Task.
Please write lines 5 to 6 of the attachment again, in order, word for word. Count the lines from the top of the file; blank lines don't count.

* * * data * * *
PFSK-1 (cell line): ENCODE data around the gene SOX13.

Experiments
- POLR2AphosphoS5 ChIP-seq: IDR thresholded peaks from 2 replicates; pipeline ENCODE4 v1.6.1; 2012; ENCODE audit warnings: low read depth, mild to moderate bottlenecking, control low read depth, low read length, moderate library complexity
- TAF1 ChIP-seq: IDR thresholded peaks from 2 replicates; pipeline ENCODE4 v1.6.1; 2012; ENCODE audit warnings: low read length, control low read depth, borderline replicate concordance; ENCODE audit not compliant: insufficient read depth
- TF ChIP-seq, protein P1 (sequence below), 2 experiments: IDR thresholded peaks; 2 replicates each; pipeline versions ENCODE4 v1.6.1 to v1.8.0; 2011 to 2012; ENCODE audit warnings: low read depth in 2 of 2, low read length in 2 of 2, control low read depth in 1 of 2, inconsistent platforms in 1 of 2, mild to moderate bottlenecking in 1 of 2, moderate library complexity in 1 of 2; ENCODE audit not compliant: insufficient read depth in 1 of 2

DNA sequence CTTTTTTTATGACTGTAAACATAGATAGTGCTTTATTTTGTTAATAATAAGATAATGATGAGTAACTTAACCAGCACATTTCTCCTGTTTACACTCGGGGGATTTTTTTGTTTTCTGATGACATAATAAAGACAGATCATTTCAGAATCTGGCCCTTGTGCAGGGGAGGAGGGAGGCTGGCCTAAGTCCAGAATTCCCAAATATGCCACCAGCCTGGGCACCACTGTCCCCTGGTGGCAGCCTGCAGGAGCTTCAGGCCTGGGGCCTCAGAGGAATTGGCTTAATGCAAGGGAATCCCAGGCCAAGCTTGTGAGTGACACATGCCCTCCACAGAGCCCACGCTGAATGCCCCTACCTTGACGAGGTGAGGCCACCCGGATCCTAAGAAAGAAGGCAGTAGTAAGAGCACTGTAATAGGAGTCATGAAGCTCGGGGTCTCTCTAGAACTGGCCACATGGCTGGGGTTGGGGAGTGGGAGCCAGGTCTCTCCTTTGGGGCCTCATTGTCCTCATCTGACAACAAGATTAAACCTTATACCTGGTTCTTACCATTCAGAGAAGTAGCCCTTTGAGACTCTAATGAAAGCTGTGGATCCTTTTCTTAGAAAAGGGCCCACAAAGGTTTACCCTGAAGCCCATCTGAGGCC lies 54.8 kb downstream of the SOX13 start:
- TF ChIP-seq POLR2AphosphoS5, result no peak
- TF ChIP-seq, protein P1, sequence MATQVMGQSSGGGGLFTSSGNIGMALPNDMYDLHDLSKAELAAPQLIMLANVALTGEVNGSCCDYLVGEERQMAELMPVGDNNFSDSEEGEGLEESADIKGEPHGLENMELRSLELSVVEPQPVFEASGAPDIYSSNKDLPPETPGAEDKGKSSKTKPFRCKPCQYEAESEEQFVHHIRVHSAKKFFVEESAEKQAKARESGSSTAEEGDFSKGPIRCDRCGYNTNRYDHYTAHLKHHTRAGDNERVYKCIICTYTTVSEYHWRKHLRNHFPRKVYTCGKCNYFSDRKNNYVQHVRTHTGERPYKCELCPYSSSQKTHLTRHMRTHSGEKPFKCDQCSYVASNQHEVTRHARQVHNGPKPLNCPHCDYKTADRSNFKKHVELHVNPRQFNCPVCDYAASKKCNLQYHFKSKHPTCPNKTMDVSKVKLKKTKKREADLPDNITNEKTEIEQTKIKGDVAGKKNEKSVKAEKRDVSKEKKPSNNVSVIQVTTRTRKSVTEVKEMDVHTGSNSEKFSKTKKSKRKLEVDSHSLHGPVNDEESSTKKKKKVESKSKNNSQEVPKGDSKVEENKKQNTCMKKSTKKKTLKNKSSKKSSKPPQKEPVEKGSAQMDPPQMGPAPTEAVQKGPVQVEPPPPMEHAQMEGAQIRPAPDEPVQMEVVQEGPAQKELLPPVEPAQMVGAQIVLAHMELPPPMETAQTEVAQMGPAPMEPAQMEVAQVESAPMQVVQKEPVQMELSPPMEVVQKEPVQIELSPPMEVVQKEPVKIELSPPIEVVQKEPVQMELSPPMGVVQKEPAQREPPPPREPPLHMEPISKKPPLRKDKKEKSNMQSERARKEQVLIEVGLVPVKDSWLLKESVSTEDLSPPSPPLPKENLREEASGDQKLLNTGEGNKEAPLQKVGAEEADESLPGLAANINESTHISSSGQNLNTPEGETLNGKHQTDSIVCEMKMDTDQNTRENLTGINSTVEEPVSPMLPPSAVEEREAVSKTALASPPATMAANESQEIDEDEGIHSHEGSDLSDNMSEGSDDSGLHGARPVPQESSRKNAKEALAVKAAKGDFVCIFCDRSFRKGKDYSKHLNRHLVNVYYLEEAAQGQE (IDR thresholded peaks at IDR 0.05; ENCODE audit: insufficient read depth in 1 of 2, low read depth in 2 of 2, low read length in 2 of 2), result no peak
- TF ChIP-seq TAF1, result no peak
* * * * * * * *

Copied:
- TF ChIP-seq, protein P1 (sequence below), 2 experiments: IDR thresholded peaks; 2 replicates each; pipeline versions ENCODE4 v1.6.1 to v1.8.0; 2011 to 2012; ENCODE audit warnings: low read depth in 2 of 2, low read length in 2 of 2, control low read depth in 1 of 2, inconsistent platforms in 1 of 2, mild to moderate bottlenecking in 1 of 2, moderate library complexity in 1 of 2; ENCODE audit not compliant: insufficient read depth in 1 of 2

DNA sequence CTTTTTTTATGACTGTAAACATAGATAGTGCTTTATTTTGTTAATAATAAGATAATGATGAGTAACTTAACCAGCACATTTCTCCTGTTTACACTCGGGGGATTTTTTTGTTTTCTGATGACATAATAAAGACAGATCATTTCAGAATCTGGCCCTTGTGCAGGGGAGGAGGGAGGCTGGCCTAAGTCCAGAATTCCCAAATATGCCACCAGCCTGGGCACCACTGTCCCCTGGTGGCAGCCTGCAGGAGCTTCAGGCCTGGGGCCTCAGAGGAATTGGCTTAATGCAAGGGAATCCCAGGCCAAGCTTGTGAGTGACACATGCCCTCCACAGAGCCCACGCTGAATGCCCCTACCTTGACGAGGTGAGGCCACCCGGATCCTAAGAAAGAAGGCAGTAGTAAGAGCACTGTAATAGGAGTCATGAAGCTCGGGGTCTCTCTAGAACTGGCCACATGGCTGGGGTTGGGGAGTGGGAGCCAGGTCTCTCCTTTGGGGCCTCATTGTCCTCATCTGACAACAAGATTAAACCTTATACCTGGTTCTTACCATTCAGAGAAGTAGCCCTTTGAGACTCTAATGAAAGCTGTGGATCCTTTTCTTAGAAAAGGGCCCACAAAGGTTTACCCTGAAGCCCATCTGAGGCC lies 54.8 kb downstream of the SOX13 start: